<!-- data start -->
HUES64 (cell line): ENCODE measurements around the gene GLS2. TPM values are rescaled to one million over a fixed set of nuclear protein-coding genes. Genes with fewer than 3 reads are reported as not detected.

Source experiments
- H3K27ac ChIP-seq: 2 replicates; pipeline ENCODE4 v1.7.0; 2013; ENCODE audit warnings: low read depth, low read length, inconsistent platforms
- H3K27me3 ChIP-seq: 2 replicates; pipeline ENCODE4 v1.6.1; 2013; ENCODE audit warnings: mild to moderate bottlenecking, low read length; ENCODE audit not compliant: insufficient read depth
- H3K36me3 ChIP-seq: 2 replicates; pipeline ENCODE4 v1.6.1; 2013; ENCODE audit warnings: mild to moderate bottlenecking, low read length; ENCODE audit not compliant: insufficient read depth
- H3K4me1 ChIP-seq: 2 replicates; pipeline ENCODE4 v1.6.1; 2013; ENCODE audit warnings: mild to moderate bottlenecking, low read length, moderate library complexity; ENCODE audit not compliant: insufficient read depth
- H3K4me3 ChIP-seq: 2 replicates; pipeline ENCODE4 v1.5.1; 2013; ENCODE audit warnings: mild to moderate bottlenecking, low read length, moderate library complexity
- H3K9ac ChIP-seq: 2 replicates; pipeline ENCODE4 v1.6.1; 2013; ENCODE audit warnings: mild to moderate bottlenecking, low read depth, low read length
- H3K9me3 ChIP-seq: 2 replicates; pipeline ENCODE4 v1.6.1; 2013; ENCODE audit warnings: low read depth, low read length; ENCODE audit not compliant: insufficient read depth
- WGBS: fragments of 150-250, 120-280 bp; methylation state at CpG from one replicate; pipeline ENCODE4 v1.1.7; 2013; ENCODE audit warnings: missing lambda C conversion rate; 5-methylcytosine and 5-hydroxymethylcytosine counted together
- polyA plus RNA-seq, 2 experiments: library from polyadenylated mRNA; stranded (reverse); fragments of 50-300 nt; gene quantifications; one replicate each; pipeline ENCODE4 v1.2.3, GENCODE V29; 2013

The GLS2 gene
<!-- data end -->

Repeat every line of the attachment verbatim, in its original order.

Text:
HUES64 (cell line): ENCODE measurements around the gene GLS2. TPM values are rescaled to one million over a fixed set of nuclear protein-coding genes. Genes with fewer than 3 reads are reported as not detected.

Source experiments
- H3K27ac ChIP-seq: 2 replicates; pipeline ENCODE4 v1.7.0; 2013; ENCODE audit warnings: low read depth, low read length, inconsistent platforms
- H3K27me3 ChIP-seq: 2 replicates; pipeline ENCODE4 v1.6.1; 2013; ENCODE audit warnings: mild to moderate bottlenecking, low read length; ENCODE audit not compliant: insufficient read depth
- H3K36me3 ChIP-seq: 2 replicates; pipeline ENCODE4 v1.6.1; 2013; ENCODE audit warnings: mild to moderate bottlenecking, low read length; ENCODE audit not compliant: insufficient read depth
- H3K4me1 ChIP-seq: 2 replicates; pipeline ENCODE4 v1.6.1; 2013; ENCODE audit warnings: mild to moderate bottlenecking, low read length, moderate library complexity; ENCODE audit not compliant: insufficient read depth
- H3K4me3 ChIP-seq: 2 replicates; pipeline ENCODE4 v1.5.1; 2013; ENCODE audit warnings: mild to moderate bottlenecking, low read length, moderate library complexity
- H3K9ac ChIP-seq: 2 replicates; pipeline ENCODE4 v1.6.1; 2013; ENCODE audit warnings: mild to moderate bottlenecking, low read depth, low read length
- H3K9me3 ChIP-seq: 2 replicates; pipeline ENCODE4 v1.6.1; 2013; ENCODE audit warnings: low read depth, low read length; ENCODE audit not compliant: insufficient read depth
- WGBS: fragments of 150-250, 120-280 bp; methylation state at CpG from one replicate; pipeline ENCODE4 v1.1.7; 2013; ENCODE audit warnings: missing lambda C conversion rate; 5-methylcytosine and 5-hydroxymethylcytosine counted together
- polyA plus RNA-seq, 2 experiments: library from polyadenylated mRNA; stranded (reverse); fragments of 50-300 nt; gene quantifications; one replicate each; pipeline ENCODE4 v1.2.3, GENCODE V29; 2013

The GLS2 gene